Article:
Harvard Square Observer:
President Bush, Father of North Korean Atomic Weapon

Ernest Cassara

Perhaps a provocative heading, but, true nonetheless.  I have read, and listened to, dozens of pundits in the last week, and not heard one mention that North Korea’s actions were prompted by threats by the Bush administration.  Not one pundit mentioned that the president linked North Korea with Iraq and Iran as the “Axis of Evil.”  Not one pundit remembered it, but, the North Koreans did.

North Koreans could not help but notice that Mr. Bush struck one member of the imaginary “axis,” and it was just a matter of time before he could get around to them.

Of course, the U.S. administration’s excuse is that it is bringing “democracy” to Iraq.  Those of us who are old enough to remember World War II will recall that Nazi Germany set up dummy administrations in the territories it conquered, one hapless fellow’s name christening the action for all time: “Quisling.”  Vidkun Abraham Lauritz Jonssøn Quisling. His payment for service was an allied firing squad, when the Nazis were defeated.

Then, there was the Nazi regime set up in defeated France.  Marshall Henri-Phillipe Pétain’s government was in Vichy, which has never lived down the very doubtful honor.

What the supposedly democratic government of Iraq, set up at the point of an American gun, will be called only future historians will determine.  Whatever it is called, any rational person cannot escape the fact that it was set up by a foreign power.

Now, having gotten more than he contended for in Iraq, the president, at his press conference of 15 October, called for “negotiations” with North Korea.  No longer bragging that he is a “war time president.” No preemptive strike against North Korea, with it guns aimed at the American forces still in South Korea.  Has a bit of sanity set in, or have our generals pointed out certain difficulties with carrying on another war half a world away in the other direction?

Now, the latest unpleasant news to confront President Bush: “Johns Hopkins Study Cites 655,000 Iraqi Deaths Since US Invasion in 2003.”

Of course, he attempted to deny it.

If the above is not bad enough, consider the disgraceful action of the U.S. Congress.  The following was sent by Amnesty International:

US Congress gives green light to human rights violations in the 'war on terror'

By passing the Military Commissions Act, the US Congress has given its stamp of approval to human rights violations committed by the USA in the "war on terror", and has turned bad executive policy into bad domestic law.

Amnesty International had repeatedly called for the Military Commissions Act to be rejected in its entirety and will campaign for the repeal of the bill if President Bush signs it as expected. The organization fully expects the constitutionality of this legislation to be challenged in the courts.

In the "war on terror", the US administration has resorted to secret detention, enforced disappearance, prolonged incommunicado detention, indefinite detention without charge, arbitrary detention, and torture or other cruel, inhuman or degrading treatment.

Thousands of detainees remain in indefinite military detention in US custody in Iraq, Afghanistan and Guantánamo Bay. Congress has failed these detainees and their families.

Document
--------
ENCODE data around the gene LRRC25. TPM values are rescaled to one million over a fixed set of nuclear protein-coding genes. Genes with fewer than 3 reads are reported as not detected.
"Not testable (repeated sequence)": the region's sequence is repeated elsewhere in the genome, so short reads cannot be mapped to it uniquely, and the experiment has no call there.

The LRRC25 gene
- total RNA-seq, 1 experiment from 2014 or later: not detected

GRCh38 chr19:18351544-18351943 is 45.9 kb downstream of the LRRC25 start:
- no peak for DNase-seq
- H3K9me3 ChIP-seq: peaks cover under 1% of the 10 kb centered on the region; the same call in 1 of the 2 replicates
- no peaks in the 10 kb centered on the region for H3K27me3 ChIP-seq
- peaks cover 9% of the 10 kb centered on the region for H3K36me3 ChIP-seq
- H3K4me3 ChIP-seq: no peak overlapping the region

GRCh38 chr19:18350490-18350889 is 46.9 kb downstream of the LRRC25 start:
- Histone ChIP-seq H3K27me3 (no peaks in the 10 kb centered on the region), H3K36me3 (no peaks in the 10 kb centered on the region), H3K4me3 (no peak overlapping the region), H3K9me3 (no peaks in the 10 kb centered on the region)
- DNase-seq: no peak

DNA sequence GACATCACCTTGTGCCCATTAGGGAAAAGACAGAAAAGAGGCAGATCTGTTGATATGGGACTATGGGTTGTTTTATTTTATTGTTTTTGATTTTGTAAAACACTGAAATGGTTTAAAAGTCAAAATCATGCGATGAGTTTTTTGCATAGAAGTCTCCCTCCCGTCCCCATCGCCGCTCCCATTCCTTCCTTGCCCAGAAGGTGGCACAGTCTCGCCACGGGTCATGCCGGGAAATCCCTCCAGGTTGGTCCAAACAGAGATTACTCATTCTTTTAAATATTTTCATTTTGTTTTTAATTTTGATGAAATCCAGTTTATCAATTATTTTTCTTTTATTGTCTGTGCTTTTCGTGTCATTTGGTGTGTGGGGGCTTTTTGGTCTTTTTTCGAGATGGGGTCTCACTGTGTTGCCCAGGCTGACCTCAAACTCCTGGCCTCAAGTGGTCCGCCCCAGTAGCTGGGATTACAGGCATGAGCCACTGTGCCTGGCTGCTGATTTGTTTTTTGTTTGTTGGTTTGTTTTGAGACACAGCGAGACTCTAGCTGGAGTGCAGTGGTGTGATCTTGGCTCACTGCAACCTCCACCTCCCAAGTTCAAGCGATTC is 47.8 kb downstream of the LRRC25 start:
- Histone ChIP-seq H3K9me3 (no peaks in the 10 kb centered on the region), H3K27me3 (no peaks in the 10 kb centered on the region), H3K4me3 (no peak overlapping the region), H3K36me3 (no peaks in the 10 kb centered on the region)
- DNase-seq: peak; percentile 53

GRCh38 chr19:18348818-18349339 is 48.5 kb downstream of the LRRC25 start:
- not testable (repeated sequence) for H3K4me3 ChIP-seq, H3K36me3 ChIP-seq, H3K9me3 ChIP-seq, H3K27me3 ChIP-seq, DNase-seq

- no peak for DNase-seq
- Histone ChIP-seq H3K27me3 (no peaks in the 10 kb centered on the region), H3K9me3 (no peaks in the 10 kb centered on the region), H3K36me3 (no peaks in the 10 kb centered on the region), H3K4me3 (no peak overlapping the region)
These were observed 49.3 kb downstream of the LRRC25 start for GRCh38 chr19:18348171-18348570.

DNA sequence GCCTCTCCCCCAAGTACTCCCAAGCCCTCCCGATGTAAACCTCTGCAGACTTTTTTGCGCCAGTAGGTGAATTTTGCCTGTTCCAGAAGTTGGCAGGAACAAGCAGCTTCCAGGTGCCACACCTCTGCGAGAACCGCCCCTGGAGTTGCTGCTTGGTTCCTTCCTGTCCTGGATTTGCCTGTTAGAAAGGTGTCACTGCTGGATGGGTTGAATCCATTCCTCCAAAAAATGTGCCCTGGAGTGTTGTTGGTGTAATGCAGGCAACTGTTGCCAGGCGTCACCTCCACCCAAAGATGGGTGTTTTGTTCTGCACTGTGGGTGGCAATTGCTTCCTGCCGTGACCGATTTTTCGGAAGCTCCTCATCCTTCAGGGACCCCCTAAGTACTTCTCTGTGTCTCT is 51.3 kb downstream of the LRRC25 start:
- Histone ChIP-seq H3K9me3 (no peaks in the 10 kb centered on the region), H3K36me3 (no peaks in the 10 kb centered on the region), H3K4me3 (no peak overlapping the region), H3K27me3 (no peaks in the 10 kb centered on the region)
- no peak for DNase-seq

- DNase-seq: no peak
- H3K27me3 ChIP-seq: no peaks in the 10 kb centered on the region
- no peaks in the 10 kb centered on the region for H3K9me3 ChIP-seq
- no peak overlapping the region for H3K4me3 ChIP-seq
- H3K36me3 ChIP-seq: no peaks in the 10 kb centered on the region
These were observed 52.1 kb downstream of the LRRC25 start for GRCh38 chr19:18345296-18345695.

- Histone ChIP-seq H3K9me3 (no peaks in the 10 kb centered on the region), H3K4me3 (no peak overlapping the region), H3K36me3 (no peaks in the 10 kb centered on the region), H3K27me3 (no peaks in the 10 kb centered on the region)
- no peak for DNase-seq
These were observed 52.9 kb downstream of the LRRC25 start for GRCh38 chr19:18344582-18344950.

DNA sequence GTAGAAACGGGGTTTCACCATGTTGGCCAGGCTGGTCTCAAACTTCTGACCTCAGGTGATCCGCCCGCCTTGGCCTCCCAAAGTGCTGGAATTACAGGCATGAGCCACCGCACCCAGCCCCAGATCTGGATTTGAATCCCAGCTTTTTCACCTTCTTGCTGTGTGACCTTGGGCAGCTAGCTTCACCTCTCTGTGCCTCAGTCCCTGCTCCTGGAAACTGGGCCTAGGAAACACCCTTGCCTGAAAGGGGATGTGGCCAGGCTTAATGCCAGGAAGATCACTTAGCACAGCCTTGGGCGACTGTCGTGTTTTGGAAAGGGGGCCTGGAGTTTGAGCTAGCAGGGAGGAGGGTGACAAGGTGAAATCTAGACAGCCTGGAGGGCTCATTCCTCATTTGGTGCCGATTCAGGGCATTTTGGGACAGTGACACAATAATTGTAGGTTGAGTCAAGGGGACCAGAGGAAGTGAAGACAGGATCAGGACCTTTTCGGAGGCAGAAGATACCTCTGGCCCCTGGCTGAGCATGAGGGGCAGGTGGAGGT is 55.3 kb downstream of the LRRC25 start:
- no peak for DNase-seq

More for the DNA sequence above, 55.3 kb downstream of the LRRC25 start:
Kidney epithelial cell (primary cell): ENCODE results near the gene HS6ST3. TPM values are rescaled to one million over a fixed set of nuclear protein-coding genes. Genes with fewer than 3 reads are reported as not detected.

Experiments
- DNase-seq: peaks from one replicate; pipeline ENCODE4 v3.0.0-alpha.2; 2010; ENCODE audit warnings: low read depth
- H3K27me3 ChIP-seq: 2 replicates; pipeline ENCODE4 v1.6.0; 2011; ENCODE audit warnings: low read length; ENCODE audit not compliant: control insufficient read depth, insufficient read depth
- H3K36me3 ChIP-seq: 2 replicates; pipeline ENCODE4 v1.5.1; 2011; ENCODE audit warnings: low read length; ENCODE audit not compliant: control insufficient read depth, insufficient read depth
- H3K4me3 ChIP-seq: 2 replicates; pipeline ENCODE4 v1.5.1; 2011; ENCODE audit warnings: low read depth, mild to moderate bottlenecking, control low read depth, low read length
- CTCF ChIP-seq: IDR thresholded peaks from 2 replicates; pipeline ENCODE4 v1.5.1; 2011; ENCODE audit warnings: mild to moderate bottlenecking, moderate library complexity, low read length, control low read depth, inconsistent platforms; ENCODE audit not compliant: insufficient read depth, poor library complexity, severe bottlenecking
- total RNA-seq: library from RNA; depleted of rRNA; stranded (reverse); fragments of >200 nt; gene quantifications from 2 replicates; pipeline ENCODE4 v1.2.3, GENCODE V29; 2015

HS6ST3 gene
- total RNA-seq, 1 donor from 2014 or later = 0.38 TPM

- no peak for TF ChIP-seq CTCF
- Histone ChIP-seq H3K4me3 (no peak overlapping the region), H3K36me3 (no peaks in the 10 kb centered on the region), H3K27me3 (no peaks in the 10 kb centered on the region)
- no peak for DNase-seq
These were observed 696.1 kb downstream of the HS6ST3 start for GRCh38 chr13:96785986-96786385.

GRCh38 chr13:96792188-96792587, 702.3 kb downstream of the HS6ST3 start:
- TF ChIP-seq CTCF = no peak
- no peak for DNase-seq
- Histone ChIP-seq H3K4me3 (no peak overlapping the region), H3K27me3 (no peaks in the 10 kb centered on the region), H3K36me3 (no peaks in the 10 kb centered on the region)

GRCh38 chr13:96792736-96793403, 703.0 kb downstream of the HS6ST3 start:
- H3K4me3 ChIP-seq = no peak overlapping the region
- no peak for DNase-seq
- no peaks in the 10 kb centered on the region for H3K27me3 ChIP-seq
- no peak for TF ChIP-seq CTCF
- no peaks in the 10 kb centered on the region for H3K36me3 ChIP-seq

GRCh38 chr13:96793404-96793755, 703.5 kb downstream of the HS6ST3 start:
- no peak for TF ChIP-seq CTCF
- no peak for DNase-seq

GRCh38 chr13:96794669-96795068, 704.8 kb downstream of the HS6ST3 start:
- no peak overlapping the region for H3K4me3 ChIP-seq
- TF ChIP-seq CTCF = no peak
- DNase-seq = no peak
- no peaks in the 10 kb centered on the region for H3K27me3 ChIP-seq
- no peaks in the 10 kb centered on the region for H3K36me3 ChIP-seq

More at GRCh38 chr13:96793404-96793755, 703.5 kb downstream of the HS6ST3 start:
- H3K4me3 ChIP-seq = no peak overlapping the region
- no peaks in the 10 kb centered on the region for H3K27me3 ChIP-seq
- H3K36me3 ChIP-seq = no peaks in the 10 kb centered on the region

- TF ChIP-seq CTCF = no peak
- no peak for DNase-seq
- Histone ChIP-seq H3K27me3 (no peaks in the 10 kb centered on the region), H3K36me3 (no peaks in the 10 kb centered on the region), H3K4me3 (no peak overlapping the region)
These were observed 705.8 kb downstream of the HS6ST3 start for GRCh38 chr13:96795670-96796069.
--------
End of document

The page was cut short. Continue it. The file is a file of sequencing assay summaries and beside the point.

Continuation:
The Military Commissions Act contravenes human rights principles.

What you need to know about the Military Commissions Act

Among other things, the Act will:

Strip the US courts of jurisdiction to hear or consider habeas corpus appeals challenging the lawfulness or conditions of detention of anyone held in US custody as an "enemy combatant". Judicial review of cases would be severely limited. The law would apply retroactively, and thus could result in more than 200 pending appeals filed on behalf of Guantánamo detainees being thrown out of court.

Permit the executive to convene military commissions to try "alien unlawful enemy combatants", as determined by the executive under a dangerously broad definition, in trials that would provide foreign nationals so labeled with a lower standard of justice than US citizens accused of the same crimes. This would violate the prohibition on the discriminatory application of fair trial rights.

Permit the use in military commission trials of evidence extracted under cruel, inhuman or degrading treatment or punishment.

Give the military commissions the power to hand down death sentences after trials that did not meet international standards.

Permit the executive to determine who is an "enemy combatant" under any "competent tribunal" established by the executive, and endorse the Combatant Status Review Tribunal (CSRT), the wholly inadequate administrative procedure that has been employed in Guantánamo to review individual detentions.

Prohibit any person from invoking the Geneva Conventions or their protocols as a source of rights in any action in any US court.

Narrow the scope of the War Crimes Act by not expressly criminalizing acts that constitute "outrages upon personal dignity, particularly humiliating and degrading treatment" banned under international law. Amnesty International believes that the USA has routinely failed to respect the human dignity of detainees in the "war on terror".

Endorse the administration’s "war paradigm"? under which the USA has selectively applied the laws of war and rejected international human rights law. The legislation would backdate the "war on terror" to before the 11 September 2001 in order to be able to try individuals in front of military commissions for "war crimes" committed before that date.

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Harvard Square Commentary, October 16, 2006